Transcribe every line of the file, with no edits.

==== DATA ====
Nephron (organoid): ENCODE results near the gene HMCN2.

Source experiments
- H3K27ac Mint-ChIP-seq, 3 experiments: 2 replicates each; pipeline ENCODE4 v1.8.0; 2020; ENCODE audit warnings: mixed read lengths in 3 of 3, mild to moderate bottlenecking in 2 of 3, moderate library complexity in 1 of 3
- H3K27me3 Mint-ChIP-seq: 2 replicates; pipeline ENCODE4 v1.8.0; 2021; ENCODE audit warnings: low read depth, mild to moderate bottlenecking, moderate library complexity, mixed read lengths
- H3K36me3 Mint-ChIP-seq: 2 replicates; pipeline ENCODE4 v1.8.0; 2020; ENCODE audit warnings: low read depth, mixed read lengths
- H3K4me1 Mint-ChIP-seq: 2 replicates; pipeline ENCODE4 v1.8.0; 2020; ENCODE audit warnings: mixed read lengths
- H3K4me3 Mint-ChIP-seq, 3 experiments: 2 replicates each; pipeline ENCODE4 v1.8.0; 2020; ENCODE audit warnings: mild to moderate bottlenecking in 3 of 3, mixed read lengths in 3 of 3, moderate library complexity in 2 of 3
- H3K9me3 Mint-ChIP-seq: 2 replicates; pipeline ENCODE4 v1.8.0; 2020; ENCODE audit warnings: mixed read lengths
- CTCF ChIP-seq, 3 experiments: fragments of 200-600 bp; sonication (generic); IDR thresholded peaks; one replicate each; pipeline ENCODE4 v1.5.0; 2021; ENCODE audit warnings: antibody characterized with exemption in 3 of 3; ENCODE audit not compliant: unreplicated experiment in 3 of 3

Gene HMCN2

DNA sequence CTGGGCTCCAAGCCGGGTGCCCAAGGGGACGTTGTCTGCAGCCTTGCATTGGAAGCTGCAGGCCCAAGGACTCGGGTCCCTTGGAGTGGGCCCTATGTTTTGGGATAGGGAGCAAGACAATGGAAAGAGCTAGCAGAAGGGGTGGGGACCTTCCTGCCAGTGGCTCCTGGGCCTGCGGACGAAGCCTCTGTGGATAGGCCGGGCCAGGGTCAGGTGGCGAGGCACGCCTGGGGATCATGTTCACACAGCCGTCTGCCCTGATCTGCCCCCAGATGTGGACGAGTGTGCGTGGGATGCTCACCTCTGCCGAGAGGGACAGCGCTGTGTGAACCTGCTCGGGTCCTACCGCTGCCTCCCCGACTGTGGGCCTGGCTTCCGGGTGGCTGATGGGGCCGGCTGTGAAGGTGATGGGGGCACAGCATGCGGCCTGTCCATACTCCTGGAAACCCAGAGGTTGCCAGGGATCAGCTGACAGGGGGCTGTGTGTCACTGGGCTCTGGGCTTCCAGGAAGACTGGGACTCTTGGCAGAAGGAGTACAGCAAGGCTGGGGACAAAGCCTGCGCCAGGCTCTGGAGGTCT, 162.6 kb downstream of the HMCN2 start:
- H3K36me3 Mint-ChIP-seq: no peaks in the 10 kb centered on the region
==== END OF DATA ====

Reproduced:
Nephron (organoid): ENCODE results near the gene HMCN2.

Source experiments
- H3K27ac Mint-ChIP-seq, 3 experiments: 2 replicates each; pipeline ENCODE4 v1.8.0; 2020; ENCODE audit warnings: mixed read lengths in 3 of 3, mild to moderate bottlenecking in 2 of 3, moderate library complexity in 1 of 3
- H3K27me3 Mint-ChIP-seq: 2 replicates; pipeline ENCODE4 v1.8.0; 2021; ENCODE audit warnings: low read depth, mild to moderate bottlenecking, moderate library complexity, mixed read lengths
- H3K36me3 Mint-ChIP-seq: 2 replicates; pipeline ENCODE4 v1.8.0; 2020; ENCODE audit warnings: low read depth, mixed read lengths
- H3K4me1 Mint-ChIP-seq: 2 replicates; pipeline ENCODE4 v1.8.0; 2020; ENCODE audit warnings: mixed read lengths
- H3K4me3 Mint-ChIP-seq, 3 experiments: 2 replicates each; pipeline ENCODE4 v1.8.0; 2020; ENCODE audit warnings: mild to moderate bottlenecking in 3 of 3, mixed read lengths in 3 of 3, moderate library complexity in 2 of 3
- H3K9me3 Mint-ChIP-seq: 2 replicates; pipeline ENCODE4 v1.8.0; 2020; ENCODE audit warnings: mixed read lengths
- CTCF ChIP-seq, 3 experiments: fragments of 200-600 bp; sonication (generic); IDR thresholded peaks; one replicate each; pipeline ENCODE4 v1.5.0; 2021; ENCODE audit warnings: antibody characterized with exemption in 3 of 3; ENCODE audit not compliant: unreplicated experiment in 3 of 3

Gene HMCN2

DNA sequence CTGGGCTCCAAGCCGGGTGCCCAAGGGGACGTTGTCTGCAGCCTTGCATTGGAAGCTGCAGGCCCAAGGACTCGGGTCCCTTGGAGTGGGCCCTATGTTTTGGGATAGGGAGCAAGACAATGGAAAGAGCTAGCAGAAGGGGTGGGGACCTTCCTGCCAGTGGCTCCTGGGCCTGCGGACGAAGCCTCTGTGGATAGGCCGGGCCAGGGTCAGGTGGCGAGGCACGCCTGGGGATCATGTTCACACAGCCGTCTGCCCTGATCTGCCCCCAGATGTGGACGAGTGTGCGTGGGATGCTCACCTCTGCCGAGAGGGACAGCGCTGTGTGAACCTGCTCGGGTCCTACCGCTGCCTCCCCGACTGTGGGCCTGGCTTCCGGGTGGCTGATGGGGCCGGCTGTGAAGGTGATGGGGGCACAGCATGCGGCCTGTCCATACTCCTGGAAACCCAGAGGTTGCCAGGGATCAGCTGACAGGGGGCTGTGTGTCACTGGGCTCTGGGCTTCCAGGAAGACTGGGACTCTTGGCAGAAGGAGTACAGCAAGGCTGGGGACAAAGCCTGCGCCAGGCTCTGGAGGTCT, 162.6 kb downstream of the HMCN2 start:
- H3K36me3 Mint-ChIP-seq: no peaks in the 10 kb centered on the region